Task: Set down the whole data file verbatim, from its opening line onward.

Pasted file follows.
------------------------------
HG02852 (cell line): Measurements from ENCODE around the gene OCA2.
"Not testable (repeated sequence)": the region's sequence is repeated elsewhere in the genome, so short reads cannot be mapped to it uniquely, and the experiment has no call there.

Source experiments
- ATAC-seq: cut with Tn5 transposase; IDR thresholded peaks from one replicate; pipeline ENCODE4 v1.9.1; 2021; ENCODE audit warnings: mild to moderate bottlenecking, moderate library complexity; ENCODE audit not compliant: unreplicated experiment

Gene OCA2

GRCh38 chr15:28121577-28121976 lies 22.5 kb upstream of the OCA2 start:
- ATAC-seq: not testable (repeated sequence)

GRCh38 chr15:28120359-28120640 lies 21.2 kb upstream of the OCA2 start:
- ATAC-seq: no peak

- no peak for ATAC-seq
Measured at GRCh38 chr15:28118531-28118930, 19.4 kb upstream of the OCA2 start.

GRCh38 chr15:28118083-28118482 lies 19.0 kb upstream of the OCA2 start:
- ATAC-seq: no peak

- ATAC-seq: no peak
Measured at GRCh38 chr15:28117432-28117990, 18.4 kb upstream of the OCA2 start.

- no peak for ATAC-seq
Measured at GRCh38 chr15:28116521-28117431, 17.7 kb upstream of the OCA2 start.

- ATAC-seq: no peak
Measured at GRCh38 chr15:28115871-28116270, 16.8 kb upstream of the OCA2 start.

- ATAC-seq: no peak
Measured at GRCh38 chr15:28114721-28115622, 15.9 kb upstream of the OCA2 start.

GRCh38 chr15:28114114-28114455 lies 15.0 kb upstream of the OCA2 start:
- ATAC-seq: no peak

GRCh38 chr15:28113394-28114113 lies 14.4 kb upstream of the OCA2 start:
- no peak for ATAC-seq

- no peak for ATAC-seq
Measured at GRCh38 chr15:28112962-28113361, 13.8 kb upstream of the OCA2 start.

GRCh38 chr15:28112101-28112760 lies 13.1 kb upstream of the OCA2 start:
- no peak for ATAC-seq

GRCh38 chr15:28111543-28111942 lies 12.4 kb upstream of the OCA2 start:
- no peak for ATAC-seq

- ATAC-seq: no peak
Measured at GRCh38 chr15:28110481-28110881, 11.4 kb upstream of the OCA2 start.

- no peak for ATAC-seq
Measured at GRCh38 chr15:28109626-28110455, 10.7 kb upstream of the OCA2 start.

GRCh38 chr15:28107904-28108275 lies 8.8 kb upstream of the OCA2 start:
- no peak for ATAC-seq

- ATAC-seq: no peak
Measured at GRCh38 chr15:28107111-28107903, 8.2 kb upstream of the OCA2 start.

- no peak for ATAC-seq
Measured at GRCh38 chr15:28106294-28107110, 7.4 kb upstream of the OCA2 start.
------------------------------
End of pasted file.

HG02852 (cell line): Measurements from ENCODE around the gene OCA2.
"Not testable (repeated sequence)": the region's sequence is repeated elsewhere in the genome, so short reads cannot be mapped to it uniquely, and the experiment has no call there.

Source experiments
- ATAC-seq: cut with Tn5 transposase; IDR thresholded peaks from one replicate; pipeline ENCODE4 v1.9.1; 2021; ENCODE audit warnings: mild to moderate bottlenecking, moderate library complexity; ENCODE audit not compliant: unreplicated experiment

Gene OCA2

GRCh38 chr15:28121577-28121976 lies 22.5 kb upstream of the OCA2 start:
- ATAC-seq: not testable (repeated sequence)

GRCh38 chr15:28120359-28120640 lies 21.2 kb upstream of the OCA2 start:
- ATAC-seq: no peak

- no peak for ATAC-seq
Measured at GRCh38 chr15:28118531-28118930, 19.4 kb upstream of the OCA2 start.

GRCh38 chr15:28118083-28118482 lies 19.0 kb upstream of the OCA2 start:
- ATAC-seq: no peak

- ATAC-seq: no peak
Measured at GRCh38 chr15:28117432-28117990, 18.4 kb upstream of the OCA2 start.

- no peak for ATAC-seq
Measured at GRCh38 chr15:28116521-28117431, 17.7 kb upstream of the OCA2 start.

- ATAC-seq: no peak
Measured at GRCh38 chr15:28115871-28116270, 16.8 kb upstream of the OCA2 start.

- ATAC-seq: no peak
Measured at GRCh38 chr15:28114721-28115622, 15.9 kb upstream of the OCA2 start.

GRCh38 chr15:28114114-28114455 lies 15.0 kb upstream of the OCA2 start:
- ATAC-seq: no peak

GRCh38 chr15:28113394-28114113 lies 14.4 kb upstream of the OCA2 start:
- no peak for ATAC-seq

- no peak for ATAC-seq
Measured at GRCh38 chr15:28112962-28113361, 13.8 kb upstream of the OCA2 start.

GRCh38 chr15:28112101-28112760 lies 13.1 kb upstream of the OCA2 start:
- no peak for ATAC-seq

GRCh38 chr15:28111543-28111942 lies 12.4 kb upstream of the OCA2 start:
- no peak for ATAC-seq

- ATAC-seq: no peak
Measured at GRCh38 chr15:28110481-28110881, 11.4 kb upstream of the OCA2 start.

- no peak for ATAC-seq
Measured at GRCh38 chr15:28109626-28110455, 10.7 kb upstream of the OCA2 start.

GRCh38 chr15:28107904-28108275 lies 8.8 kb upstream of the OCA2 start:
- no peak for ATAC-seq

- ATAC-seq: no peak
Measured at GRCh38 chr15:28107111-28107903, 8.2 kb upstream of the OCA2 start.

- no peak for ATAC-seq
Measured at GRCh38 chr15:28106294-28107110, 7.4 kb upstream of the OCA2 start.